E-health solutions must have end-user as focal point

Saturday March 29 2014

By CHRISTABEL LIGAMI Special Correspondent

Africa's mobile health care market is estimated to reach $1.2 billion by 2017, according to a new survey by Excelsior Group.

This estimated growth does not include other potential investment areas for e-health such as health management information systems.

Kenya, whose mobile penetration is projected to have reached 77 per cent by 2017, is expected to be a significant part of this market.

But, while the use of the mobile health care technology is widespread, the programs are not yet up to scale.

“In Kenya, for example, out of the 183 innovative health care programs, only 44 per cent have been implemented and are working efficiently,” said Felix Olale, Excelsior group executive chairman.

“Finding out what models work and catalysing their growth could place the goal of transforming the health of Africans firmly within reach,” he added.

Dr Olale said that the problem with African countries is that e-health systems are not integrated and are instead run by different independent organisations. Among the countries that have embraced e-health technology in Africa are Kenya, Tanzania, South Africa, Ethiopia, Rwanda and Ghana.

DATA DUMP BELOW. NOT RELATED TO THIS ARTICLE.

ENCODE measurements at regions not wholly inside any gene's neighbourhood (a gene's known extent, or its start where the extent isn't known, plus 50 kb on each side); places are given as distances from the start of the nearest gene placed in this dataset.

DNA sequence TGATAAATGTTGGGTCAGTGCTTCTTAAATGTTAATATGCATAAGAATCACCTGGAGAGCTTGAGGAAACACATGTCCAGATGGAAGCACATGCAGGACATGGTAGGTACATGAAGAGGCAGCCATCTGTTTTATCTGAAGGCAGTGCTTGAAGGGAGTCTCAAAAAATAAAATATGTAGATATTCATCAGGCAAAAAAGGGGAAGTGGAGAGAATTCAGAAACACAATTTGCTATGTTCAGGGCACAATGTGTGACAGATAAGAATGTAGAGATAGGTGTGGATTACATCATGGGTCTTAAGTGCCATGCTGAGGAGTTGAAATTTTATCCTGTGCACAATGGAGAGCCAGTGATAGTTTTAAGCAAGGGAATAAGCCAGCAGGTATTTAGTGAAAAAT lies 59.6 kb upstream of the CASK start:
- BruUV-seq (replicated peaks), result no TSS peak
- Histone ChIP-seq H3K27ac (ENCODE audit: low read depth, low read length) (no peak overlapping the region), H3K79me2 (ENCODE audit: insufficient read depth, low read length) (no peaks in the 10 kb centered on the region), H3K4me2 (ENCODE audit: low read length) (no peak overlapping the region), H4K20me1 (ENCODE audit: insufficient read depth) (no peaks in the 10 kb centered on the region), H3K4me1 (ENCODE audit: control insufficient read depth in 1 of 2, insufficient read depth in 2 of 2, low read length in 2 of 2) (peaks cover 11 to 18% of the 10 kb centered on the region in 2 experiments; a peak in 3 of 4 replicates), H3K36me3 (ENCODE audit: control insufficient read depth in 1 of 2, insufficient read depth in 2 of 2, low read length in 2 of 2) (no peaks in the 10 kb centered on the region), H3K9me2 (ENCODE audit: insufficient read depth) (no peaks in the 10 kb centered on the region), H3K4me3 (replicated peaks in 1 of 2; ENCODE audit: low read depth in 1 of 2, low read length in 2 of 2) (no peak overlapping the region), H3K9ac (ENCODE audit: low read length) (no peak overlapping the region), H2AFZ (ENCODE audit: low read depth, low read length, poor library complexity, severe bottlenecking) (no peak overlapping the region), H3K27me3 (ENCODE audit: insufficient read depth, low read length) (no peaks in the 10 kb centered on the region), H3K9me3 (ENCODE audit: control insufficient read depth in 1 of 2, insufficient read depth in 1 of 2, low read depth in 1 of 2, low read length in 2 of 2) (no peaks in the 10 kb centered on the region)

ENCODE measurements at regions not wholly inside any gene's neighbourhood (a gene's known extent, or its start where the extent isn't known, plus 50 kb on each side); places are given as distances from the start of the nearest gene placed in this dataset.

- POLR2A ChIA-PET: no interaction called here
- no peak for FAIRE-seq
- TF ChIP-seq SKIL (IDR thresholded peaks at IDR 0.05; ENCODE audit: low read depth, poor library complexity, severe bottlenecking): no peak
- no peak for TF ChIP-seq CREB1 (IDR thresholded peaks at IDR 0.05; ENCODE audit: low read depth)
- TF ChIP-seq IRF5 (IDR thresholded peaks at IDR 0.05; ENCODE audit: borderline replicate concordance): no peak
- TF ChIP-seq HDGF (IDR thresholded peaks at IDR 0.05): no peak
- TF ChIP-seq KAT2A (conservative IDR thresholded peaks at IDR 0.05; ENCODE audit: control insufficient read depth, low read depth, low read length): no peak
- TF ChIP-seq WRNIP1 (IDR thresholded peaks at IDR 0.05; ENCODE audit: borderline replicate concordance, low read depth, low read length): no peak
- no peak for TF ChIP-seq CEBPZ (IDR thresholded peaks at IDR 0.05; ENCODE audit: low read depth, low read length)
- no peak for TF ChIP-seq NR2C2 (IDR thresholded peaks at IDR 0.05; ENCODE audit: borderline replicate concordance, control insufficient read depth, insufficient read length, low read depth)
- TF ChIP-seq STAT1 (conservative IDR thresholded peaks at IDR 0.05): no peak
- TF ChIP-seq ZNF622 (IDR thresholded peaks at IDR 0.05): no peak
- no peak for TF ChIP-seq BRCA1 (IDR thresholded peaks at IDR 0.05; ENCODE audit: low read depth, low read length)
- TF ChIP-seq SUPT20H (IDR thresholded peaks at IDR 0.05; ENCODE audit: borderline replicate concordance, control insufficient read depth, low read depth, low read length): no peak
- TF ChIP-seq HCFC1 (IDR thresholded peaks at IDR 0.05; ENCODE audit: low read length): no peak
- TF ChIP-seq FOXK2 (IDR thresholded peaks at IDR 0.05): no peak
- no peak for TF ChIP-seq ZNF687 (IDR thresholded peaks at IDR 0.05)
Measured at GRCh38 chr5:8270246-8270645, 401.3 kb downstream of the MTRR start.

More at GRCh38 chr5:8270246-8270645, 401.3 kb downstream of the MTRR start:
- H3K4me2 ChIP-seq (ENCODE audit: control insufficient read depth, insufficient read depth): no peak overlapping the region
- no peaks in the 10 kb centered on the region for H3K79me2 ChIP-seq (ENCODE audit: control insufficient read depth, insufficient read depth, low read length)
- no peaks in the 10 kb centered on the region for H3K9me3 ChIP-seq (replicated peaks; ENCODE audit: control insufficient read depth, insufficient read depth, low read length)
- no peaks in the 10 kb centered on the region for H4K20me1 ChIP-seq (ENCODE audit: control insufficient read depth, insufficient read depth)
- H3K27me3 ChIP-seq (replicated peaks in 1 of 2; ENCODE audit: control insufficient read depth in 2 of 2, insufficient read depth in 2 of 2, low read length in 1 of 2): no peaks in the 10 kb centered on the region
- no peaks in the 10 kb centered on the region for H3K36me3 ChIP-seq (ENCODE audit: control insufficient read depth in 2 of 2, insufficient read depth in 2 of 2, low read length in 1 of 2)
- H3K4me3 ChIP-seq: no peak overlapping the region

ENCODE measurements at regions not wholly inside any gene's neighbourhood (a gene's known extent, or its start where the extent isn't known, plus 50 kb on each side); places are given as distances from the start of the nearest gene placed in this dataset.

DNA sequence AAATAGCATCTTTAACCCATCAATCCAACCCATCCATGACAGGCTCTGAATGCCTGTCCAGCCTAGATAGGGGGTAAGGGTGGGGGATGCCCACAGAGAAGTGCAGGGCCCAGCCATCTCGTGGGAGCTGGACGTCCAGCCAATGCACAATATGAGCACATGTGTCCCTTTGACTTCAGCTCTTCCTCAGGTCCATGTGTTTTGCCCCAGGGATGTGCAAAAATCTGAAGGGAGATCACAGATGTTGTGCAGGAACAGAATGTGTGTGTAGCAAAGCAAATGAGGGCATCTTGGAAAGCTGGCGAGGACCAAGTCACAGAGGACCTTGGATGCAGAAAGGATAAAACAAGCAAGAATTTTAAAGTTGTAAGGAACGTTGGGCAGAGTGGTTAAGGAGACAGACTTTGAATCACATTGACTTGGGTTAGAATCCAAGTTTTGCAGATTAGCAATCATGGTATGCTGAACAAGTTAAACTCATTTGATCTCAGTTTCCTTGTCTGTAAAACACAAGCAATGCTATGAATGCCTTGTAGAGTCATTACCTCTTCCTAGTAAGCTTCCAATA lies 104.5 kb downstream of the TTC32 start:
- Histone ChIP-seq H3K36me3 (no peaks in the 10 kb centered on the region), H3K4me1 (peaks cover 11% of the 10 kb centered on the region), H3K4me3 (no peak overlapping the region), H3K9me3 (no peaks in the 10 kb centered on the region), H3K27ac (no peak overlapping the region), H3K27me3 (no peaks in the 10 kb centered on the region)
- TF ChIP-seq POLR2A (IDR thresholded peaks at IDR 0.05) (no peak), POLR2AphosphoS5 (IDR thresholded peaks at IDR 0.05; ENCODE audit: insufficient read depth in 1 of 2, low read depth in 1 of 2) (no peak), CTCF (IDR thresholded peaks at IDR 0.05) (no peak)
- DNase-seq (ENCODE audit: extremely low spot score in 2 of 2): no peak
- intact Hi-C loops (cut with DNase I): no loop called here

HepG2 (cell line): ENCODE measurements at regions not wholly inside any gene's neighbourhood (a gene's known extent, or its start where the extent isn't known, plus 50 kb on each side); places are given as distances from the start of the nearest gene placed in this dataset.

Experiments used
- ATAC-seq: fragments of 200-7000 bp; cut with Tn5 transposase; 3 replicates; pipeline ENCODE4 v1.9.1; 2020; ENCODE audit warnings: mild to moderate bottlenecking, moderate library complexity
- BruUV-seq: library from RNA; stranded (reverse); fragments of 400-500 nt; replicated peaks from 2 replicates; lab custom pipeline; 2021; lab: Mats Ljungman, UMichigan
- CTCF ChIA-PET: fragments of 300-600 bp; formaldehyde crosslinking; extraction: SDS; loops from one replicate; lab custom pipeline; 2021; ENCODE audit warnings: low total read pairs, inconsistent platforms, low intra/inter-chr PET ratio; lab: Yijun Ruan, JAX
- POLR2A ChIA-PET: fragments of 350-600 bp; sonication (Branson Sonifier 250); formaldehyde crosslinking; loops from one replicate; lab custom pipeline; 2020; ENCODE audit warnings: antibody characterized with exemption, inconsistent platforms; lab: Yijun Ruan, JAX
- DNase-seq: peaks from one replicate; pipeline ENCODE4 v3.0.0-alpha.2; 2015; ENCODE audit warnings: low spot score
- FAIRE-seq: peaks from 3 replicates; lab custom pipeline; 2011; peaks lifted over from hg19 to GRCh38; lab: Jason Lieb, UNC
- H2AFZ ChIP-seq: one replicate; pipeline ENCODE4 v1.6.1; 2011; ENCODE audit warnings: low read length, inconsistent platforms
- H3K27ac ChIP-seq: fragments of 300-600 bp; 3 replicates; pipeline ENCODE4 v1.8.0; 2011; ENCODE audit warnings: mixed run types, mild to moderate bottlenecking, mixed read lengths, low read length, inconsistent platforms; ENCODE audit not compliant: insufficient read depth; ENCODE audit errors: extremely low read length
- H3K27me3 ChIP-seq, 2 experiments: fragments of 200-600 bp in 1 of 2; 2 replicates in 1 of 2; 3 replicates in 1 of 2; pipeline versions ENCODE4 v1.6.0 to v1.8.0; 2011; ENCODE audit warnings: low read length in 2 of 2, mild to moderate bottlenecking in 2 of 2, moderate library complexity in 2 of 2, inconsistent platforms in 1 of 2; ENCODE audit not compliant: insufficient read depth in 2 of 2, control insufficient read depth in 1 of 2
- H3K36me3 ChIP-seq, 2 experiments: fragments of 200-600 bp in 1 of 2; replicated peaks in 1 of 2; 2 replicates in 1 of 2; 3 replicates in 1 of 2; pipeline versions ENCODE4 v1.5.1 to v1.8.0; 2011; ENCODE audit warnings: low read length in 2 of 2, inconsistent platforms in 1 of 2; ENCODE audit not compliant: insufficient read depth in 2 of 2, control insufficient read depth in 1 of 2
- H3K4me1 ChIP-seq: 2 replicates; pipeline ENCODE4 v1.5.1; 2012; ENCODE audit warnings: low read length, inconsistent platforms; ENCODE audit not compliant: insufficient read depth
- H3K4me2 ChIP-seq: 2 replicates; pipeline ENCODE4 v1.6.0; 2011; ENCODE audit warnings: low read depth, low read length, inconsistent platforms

The survey indicates that East Africa is currently the hub of e-health technologies in Africa with over 100 innovative programs currently in place. However very few of these systems are expected to scale up into sustainable enterprises with most remaining speculative pilots.

Anurag Mairal the program lead for technology solutions at PATH, a global healthcare innovator, said that the e-health sector has had many interesting projects that have been taken to the field, but most are neither sustainable nor scalable.

“A lot of solutions have come from technologists and engineers who are excited by the technology, but at times, they are not starting with the true need. If you first start with the need, then consider the technologies to apply as well as the overall business model and ecosystem, the solution might be very different. End-users must be central to the design,” said Dr Mairal.

He said that if the innovation does not make lives easier, or reduce costs substantially for the stakeholders, the product is not going to get adopted and that’s what is happening in most countries.

“The massive spread of smart phones and health-related applications has accelerated the development of e-health,” said Jay Sanders, CEO of The Global Telemedicine Group adding that understanding what models work, and growing them to scale, will be the key to radically improving health outcomes for all Africans.